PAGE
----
Kludt reported that dog food brand Nutrish declined to comment. The Certified Financial Planner Board of Standards clarified that its advertisements are placed on multiple channels and shows by an advertising network and that they will no longer have placements on Fox News after their “spring flight” winds down.
The O’Reilly Factor is Fox News’ top rated show and its viewership has continued to climb in the last year, reported the Associated Press. O’Reilly generates more than $100 million in annual advertising revenue, according to independent studies.
Fox News remains the most-watched cable network on TV, despite widespread allegations of sexual harassment that got its former chief executive, Roger Ailes, fired last summer. Ailes denied these accusations, even as some of the network’s top female talent lodged their own complaints.
On Monday, Fox News contributor Julie Roginsky filed another sexual harassment lawsuit against Ailes and accused Fox’s current management of trying to cover up his behavior. Her lawsuit claims that Ailes — who O’Reilly has defended — would insist upon hello kisses before meetings and require her to bend over so he could look down her dress, reported the Associated Press.
Roginsky alleged that she missed out on a permanent role on Fox’s show “The Five” after she turned down Ailes’s advances at a meeting in 2015. She also claimed she was pressured, but refused, to defend Ailes after the first harassment allegations were brought against him by Gretchen Carlson, reported the Associated Press.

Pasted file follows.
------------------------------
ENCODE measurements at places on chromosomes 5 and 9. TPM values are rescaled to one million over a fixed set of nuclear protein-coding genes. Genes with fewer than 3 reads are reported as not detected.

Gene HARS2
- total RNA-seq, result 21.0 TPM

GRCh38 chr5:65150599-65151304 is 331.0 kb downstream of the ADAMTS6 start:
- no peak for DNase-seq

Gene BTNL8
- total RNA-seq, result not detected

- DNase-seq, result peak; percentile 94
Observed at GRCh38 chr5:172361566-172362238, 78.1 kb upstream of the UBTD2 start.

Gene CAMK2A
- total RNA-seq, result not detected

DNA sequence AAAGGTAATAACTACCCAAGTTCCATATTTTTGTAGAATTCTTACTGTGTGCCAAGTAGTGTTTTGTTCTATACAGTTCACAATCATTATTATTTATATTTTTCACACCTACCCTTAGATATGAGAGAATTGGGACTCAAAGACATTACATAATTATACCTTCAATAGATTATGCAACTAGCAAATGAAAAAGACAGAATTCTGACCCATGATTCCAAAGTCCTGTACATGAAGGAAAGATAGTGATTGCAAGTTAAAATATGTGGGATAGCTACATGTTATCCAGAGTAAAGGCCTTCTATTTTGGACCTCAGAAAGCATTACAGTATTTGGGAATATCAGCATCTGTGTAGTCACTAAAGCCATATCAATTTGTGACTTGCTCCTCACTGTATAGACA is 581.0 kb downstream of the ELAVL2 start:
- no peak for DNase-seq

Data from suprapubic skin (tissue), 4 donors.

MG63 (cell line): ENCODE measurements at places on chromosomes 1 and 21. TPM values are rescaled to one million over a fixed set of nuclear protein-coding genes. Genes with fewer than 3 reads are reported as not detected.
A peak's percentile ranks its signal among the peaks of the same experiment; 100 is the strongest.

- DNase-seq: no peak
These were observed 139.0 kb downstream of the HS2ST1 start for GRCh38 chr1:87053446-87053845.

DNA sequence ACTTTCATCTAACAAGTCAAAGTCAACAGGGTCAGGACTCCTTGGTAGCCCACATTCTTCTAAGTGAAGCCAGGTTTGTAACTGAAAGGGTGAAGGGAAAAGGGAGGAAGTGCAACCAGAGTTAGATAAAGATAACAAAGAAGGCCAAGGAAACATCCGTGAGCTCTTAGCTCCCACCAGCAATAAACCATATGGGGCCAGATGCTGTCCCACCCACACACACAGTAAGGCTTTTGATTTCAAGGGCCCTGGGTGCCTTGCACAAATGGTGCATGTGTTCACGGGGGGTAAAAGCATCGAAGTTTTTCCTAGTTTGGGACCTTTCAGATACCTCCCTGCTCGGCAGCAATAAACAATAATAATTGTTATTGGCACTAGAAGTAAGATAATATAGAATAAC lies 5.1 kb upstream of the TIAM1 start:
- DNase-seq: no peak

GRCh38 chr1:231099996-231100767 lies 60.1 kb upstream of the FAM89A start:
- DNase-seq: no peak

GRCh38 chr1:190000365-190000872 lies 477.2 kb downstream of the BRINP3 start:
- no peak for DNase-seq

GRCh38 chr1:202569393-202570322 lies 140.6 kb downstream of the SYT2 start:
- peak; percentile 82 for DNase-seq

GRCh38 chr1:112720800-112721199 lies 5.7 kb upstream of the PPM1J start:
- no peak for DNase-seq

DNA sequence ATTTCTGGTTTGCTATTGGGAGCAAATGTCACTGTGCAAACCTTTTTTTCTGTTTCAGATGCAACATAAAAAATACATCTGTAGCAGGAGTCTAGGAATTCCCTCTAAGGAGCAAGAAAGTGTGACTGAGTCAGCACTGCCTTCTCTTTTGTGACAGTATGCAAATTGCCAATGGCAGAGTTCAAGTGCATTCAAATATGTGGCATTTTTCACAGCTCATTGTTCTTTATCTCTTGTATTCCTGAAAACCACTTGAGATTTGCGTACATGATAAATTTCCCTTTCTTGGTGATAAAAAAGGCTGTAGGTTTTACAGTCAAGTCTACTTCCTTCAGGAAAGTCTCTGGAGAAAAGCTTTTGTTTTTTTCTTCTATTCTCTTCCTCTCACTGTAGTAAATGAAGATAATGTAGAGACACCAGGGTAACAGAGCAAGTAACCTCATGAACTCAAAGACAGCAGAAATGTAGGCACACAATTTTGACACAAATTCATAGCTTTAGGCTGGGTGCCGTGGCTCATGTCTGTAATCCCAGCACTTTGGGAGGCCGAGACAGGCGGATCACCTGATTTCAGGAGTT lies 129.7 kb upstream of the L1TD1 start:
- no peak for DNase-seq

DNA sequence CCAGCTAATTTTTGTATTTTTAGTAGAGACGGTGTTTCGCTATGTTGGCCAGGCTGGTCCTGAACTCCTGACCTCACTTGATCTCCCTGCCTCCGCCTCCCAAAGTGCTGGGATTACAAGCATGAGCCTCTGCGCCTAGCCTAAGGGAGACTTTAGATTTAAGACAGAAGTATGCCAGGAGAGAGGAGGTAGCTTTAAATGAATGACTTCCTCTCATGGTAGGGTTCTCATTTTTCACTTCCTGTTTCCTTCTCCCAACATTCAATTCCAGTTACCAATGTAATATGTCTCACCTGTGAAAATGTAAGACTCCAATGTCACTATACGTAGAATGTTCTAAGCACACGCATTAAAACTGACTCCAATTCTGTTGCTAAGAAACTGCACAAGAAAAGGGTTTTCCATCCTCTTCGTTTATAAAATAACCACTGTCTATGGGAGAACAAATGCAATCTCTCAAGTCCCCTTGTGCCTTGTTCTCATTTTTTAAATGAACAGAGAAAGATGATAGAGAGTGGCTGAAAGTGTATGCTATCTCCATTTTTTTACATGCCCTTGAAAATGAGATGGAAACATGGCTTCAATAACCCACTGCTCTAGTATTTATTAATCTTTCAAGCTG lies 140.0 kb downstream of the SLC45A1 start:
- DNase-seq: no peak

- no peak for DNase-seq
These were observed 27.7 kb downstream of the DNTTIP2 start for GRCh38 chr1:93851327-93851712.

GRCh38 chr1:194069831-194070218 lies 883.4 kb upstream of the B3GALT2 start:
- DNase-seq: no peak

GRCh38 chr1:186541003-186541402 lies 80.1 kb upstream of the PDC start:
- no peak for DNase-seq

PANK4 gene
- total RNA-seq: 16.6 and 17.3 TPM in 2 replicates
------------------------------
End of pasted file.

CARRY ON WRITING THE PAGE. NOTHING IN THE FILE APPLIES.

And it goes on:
In a statement emailed to NPR, Ailes’s lawyer Susan Estrich called Roginsky’s descriptions of meetings with her client “total hogwash … The idea that Mr. Ailes would pressure Ms. Roginsky or any other women to have sexual relations with him is total nonsense. This is about someone who wants to pile-on in a massive character assassination in order to achieve what she did not accomplish on the merits.”
Also Monday, psychologist Wendy Walsh, a radio and TV personality who once starred in a regular segment on O’Reilly’s show, detailed a sexual harassment allegation of her own during a news conference in Los Angeles.
Walsh alleged that O’Reilly asked to get dinner with her in Los Angeles in 2013, where he said he would recommend her for a paid contributor role at Fox. But O’Reilly later became hostile, Walsh alleged, when he asked her to join him in his hotel suite and she declined.